Forgotten film could reveal new insights into post war Australia

March 9, 2016

Associate Professor Mick Broderick

Associate Professor Mick Broderick wants to see amatuer footage shot between 1946 and 1980

A research project co-led by a Murdoch University academic could reveal new insights into Australian life and culture from the 1940s to the 1980s.

As part of a four year project, Associate Professor Mick Broderick from the School of Arts will trawl through thousands of hours of archival film which documents Australia’s role in the development of British nuclear devices and their delivery systems after World War Two.

And he is appealing to anyone with amateur footage, or knowledge of forgotten institutional collections from that time period to get in touch.

“This footage could reveal important information about our heritage in a time period often associated with Australian cultural cringe,” said Professor Broderick.

“Post war, Australia was awash with British and American screen imports and Australians consumed more material from these foreign sources than from our own. As a result – alongside material scarcities and cheaper international content – there were not a lot of local feature films or documentaries being made here in the immediate post war period, compared with the decades before and after. But our film industry remained viable due to these other, forgotten industrial, scientific and amateur films.

“The hundreds, if not thousands, of archived films we will be viewing and annotating, plus footage from individuals, could help us open this world up to new audiences both here and abroad. We can reclaim this forgotten history.”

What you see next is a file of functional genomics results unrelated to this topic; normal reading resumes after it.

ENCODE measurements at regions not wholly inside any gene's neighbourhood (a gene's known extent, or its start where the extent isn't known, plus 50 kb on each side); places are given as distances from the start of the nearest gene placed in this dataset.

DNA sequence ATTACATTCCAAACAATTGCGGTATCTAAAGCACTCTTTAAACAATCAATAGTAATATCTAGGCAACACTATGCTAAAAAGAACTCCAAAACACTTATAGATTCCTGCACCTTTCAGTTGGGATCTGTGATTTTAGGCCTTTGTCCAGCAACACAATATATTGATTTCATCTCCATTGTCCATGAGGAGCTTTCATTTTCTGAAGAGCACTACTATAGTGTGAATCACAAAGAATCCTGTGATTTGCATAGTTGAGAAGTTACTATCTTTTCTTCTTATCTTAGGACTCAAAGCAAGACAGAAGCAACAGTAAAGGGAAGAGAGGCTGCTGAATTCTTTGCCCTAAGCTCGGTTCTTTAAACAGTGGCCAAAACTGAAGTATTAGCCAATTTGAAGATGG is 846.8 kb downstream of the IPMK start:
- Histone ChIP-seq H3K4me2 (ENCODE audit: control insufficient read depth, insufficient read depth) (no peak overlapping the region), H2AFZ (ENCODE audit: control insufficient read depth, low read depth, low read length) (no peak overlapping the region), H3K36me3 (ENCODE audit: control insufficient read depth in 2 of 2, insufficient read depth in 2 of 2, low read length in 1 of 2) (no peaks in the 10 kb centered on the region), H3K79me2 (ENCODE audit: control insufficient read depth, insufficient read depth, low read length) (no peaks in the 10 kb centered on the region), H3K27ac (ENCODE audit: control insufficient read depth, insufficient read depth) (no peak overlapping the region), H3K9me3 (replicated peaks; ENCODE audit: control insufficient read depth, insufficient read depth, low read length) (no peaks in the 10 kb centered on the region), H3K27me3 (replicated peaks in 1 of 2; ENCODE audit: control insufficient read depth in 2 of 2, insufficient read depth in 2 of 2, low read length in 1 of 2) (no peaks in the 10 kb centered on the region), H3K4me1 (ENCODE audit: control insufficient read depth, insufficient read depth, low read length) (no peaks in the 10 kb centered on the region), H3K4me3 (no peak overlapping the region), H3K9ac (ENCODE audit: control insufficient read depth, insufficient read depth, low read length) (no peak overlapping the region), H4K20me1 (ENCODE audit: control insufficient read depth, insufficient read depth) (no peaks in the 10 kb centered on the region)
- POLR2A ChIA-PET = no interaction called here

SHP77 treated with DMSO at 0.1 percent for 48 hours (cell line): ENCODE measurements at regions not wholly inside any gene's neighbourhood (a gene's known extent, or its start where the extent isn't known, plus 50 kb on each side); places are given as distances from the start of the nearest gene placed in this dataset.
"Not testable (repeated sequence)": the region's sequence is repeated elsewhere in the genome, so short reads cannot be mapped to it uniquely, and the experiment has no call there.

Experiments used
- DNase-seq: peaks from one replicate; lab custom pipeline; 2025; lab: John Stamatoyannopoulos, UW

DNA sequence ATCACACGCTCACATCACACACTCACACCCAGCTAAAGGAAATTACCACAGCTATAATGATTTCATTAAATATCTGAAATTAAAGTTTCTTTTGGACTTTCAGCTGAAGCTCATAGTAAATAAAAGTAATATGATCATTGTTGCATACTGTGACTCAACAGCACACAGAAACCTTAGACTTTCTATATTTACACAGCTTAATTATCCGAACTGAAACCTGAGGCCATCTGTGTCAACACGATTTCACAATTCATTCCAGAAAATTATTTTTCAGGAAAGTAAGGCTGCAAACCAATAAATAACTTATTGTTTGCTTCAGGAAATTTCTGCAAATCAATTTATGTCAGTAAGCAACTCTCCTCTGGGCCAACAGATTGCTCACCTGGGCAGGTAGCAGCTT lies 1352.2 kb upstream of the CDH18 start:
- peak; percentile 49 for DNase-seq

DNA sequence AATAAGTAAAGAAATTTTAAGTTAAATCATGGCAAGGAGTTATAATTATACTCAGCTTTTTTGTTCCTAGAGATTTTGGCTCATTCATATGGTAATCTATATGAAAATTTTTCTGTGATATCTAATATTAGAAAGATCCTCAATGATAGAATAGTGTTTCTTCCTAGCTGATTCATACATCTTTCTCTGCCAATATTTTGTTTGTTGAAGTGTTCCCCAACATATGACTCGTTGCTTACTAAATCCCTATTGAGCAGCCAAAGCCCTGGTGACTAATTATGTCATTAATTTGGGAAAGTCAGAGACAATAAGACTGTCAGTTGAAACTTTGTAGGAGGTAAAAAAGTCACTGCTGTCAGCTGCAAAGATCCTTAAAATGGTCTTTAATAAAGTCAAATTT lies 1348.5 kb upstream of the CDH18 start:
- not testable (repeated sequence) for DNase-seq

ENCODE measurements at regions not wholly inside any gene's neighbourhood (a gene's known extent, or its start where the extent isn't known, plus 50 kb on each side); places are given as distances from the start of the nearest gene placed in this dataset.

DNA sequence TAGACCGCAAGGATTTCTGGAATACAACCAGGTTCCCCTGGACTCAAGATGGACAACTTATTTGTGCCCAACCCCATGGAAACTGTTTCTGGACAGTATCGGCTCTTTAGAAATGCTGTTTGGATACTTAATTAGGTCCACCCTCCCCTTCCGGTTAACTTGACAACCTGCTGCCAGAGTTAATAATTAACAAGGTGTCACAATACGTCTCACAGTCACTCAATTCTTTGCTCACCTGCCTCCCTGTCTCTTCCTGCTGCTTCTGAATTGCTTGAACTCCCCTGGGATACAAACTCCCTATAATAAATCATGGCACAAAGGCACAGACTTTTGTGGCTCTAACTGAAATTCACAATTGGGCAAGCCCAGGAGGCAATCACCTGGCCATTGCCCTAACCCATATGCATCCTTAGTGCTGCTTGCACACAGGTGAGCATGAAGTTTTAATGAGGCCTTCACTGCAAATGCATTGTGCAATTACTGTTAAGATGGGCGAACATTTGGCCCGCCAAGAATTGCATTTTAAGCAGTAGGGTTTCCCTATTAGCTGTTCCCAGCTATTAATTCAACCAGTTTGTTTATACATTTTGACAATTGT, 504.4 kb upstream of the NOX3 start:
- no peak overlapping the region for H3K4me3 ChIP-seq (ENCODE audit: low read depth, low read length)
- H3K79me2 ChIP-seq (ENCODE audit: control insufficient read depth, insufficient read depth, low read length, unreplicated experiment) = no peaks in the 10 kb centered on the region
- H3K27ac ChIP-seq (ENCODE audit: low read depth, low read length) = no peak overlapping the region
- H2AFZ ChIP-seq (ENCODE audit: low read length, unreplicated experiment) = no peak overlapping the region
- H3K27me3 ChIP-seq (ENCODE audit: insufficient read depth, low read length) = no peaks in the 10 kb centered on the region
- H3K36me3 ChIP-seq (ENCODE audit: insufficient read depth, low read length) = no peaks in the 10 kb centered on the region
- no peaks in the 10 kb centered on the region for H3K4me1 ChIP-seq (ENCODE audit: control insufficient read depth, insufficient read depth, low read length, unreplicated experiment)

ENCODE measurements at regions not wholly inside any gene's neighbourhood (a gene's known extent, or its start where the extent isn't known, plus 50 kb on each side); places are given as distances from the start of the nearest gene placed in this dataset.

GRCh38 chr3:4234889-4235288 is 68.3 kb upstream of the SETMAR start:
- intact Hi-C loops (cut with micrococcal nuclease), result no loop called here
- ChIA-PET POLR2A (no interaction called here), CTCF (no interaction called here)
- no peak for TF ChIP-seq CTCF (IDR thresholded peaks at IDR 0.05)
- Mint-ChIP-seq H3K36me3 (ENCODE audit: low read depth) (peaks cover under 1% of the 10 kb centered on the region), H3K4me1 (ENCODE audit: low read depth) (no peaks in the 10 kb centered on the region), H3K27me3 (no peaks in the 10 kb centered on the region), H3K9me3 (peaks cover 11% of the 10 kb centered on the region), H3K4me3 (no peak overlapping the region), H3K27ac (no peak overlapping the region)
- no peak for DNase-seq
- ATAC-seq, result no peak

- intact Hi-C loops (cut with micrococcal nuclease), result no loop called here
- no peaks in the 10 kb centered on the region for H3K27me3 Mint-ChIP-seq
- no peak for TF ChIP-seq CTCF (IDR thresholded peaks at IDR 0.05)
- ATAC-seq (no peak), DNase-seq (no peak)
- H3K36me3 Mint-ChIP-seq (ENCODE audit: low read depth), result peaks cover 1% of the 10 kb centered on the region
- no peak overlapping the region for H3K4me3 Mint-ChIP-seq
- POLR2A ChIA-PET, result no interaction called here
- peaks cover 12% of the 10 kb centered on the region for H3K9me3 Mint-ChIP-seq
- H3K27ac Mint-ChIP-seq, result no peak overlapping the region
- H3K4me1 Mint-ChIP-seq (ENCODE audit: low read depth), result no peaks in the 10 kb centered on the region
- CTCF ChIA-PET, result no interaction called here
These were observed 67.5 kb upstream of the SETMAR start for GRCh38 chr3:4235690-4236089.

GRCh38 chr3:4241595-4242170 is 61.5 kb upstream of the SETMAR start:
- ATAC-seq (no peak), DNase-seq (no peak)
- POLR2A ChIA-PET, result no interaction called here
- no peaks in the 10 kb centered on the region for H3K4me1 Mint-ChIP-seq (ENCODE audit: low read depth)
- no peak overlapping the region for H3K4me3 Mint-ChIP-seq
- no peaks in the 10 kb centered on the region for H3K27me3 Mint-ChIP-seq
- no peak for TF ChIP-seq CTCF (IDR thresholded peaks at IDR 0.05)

Professor Broderick will mostly be investigating non fiction film archives that depict the development of British nuclear weapons in Australia from 1952 to 1963. The Woomera rocket range, and its later use as a space exploration centre from 1949 to 1980, will also be examined.

He said the footage could range from something as banal as a 16mm film showing the tail fin of a rocket for six minutes or as profound as film of ‘first contact’ Indigenous people living in remote areas of south, west and northern Australia.

“These films will provide us with information on a huge range of areas including topography, infrastructure, fashion, technologies and societal norms of the era,” he said. “Recording these broad cultural aspects of Australian history and heritage would not have been the intention of the filmmakers, but we anticipate the new analysis of such footage will reveal many happy ‘accidents’.”

When the project is complete, a dedicated Vimeo channel will be established to share the forgotten film with the public. An international exhibition and conference will also be held to showcase this Australian ‘utilitarian’ film making.

The study, which also involves researchers from Canberra and Monash Universities, has been funded by a $363,000 Australian Research Council Discovery grant.

If you have footage from this post war time period (1946-80)or know of organisations and work places that do, please contact Professor Broderick on

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